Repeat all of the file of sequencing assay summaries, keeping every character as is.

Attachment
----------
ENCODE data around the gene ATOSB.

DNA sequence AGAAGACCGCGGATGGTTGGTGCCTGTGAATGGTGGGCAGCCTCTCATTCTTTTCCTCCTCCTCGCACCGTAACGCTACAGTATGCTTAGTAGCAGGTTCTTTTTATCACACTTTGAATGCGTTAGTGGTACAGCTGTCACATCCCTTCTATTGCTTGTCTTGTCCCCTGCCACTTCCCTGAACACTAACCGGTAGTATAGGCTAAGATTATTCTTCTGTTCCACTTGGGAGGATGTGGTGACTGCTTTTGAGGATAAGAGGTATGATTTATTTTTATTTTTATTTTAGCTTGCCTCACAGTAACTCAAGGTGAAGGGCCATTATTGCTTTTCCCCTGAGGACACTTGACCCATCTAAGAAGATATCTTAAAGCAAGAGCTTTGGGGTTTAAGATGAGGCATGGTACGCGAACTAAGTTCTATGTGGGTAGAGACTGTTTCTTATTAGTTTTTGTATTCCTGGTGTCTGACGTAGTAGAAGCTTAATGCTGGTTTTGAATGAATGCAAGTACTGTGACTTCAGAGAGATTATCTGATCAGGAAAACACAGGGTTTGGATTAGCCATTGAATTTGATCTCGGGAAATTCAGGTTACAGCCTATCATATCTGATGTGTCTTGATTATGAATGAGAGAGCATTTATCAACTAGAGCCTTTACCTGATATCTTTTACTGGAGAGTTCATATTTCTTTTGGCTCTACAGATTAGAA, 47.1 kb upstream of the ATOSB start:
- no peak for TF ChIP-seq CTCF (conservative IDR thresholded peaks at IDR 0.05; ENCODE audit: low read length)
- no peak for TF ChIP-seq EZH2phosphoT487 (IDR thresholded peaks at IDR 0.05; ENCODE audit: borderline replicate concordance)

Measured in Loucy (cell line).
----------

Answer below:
ENCODE data around the gene ATOSB.

DNA sequence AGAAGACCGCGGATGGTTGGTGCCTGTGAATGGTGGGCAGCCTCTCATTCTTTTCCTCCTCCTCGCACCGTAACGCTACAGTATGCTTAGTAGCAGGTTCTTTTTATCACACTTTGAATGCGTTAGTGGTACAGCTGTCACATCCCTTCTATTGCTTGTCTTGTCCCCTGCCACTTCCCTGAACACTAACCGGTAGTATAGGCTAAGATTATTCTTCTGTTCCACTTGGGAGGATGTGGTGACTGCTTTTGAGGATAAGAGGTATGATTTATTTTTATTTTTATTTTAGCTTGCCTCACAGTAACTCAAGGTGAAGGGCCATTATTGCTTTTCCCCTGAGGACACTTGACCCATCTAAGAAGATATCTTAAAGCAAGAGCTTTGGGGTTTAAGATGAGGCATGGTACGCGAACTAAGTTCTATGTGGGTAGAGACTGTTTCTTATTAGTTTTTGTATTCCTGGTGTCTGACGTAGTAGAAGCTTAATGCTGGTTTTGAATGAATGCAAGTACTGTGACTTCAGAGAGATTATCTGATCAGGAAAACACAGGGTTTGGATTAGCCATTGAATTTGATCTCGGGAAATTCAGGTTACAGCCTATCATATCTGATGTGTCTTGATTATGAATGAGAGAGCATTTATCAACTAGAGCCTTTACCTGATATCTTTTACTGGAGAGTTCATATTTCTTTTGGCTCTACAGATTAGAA, 47.1 kb upstream of the ATOSB start:
- no peak for TF ChIP-seq CTCF (conservative IDR thresholded peaks at IDR 0.05; ENCODE audit: low read length)
- no peak for TF ChIP-seq EZH2phosphoT487 (IDR thresholded peaks at IDR 0.05; ENCODE audit: borderline replicate concordance)

Measured in Loucy (cell line).